Last updated on 26 October 2005
Survey of organotins in shellfish
Food Survey Information Sheet 81/05
The Food Standards Agency has conducted a survey of organotins in shellfish. Organotins are present in seawater principally from marine paints, and accumulate in sediments where they are relatively persistent and can be taken up by fish and shellfish. Concentrations of contaminants in shellfish can vary with the type of shellfish, the geographical location and the spawning period.
This survey sampled 125 shellfish samples from commercial shellfish beds around Great Britain and 44 retail samples. Samples included mussels, cockles, oysters, clams, winkles, scallops and razor shells.
The aim of this study was to provide data on the food safety implications of organotins in shellfish and to provide data to inform any future European Commission discussions on limits for these substances in shellfish.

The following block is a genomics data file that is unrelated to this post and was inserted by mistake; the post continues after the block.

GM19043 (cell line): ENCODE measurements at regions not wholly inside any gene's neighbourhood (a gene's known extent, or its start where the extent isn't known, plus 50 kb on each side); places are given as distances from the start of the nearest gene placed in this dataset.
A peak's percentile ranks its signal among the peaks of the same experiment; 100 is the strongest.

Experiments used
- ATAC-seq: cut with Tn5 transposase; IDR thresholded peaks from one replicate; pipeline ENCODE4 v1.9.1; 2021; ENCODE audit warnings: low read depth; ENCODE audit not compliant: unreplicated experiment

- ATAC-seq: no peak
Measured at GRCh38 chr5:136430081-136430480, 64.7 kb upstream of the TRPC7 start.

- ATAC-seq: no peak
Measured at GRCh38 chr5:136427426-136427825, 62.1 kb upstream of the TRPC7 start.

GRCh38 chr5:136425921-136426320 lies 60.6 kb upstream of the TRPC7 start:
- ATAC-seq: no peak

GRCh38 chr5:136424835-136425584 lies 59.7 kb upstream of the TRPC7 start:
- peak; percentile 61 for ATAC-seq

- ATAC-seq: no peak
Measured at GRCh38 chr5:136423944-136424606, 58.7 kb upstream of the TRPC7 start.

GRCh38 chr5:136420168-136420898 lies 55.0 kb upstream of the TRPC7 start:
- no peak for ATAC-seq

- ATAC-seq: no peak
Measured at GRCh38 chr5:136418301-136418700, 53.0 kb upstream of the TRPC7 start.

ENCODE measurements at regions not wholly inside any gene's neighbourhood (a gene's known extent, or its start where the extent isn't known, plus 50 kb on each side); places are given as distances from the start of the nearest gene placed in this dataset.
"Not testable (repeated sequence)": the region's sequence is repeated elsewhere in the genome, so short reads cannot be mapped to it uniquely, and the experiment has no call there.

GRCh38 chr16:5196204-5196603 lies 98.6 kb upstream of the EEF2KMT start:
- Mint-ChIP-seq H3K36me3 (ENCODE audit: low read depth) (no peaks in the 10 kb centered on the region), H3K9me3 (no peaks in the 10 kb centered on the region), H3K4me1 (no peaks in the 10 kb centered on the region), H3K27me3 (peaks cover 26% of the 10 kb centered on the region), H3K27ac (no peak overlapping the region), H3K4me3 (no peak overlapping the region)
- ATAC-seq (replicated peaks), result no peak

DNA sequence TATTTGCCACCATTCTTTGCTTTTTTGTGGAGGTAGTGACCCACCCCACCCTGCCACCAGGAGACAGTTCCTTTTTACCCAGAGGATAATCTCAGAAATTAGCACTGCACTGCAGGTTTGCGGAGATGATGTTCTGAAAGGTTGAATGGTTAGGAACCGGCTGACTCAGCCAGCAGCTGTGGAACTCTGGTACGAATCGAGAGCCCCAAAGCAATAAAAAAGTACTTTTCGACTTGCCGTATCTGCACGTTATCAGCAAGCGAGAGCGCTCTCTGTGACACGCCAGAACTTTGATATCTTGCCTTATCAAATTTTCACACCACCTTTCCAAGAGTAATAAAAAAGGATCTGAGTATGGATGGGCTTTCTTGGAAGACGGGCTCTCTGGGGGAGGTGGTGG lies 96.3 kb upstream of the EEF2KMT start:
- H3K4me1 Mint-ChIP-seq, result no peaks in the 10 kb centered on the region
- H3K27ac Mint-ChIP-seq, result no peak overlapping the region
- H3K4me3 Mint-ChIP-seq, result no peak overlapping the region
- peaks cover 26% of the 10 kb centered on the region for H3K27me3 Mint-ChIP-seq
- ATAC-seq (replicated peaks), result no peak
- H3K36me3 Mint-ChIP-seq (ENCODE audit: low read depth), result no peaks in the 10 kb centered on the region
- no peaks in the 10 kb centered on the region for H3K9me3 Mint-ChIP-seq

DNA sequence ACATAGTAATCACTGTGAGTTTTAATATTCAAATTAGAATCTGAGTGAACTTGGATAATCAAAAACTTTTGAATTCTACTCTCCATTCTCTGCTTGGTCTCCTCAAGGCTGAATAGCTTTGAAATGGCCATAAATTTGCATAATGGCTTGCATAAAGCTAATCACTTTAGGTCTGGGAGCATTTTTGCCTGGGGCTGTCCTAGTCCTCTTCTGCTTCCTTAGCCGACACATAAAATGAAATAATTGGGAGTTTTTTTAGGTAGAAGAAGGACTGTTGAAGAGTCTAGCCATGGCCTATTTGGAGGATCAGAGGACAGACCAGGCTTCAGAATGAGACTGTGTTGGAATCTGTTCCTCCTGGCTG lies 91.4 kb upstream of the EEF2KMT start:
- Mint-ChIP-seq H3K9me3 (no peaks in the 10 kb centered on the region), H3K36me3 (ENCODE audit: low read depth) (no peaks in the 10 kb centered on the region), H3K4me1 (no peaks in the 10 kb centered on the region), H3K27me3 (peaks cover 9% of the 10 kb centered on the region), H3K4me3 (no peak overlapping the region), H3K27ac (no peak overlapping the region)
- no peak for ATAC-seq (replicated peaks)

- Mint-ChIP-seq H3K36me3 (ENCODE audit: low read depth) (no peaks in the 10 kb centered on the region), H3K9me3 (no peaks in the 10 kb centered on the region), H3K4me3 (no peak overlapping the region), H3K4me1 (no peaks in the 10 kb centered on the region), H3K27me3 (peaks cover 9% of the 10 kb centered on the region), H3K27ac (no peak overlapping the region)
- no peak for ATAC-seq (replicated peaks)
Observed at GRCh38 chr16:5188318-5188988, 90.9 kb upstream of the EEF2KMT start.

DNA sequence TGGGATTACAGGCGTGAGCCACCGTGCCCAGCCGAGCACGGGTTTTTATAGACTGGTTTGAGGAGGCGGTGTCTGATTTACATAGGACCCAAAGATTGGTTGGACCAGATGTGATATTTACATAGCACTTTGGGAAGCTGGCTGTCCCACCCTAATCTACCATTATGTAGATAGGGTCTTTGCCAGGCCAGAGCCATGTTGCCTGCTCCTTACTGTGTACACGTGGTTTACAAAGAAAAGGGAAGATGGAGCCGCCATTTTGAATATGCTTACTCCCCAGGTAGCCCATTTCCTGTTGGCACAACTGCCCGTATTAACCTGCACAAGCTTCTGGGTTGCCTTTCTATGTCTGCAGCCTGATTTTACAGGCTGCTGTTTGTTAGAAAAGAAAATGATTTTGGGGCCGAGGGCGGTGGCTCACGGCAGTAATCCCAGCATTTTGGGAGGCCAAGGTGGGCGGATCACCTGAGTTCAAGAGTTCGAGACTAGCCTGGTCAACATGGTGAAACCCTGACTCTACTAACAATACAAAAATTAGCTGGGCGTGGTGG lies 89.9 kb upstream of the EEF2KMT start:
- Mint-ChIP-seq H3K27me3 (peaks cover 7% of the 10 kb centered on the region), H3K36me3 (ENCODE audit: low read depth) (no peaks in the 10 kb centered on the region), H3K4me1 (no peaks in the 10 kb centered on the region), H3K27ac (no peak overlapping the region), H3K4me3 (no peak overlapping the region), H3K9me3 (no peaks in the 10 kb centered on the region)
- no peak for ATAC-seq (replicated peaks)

Organotin concentrations were analysed in 125 shellfish from commercial shellfish beds around Great Britain, together with 44 retail samples.
Intake estimates of organotins measured in shellfish in this survey show that the maximum levels found would contribute less than half of the Tolerable Daily Intake, as set by the European Food Safety Authority, for an average adult consumer.
The levels of organotins found in the shellfish analysed do not present a concern for health.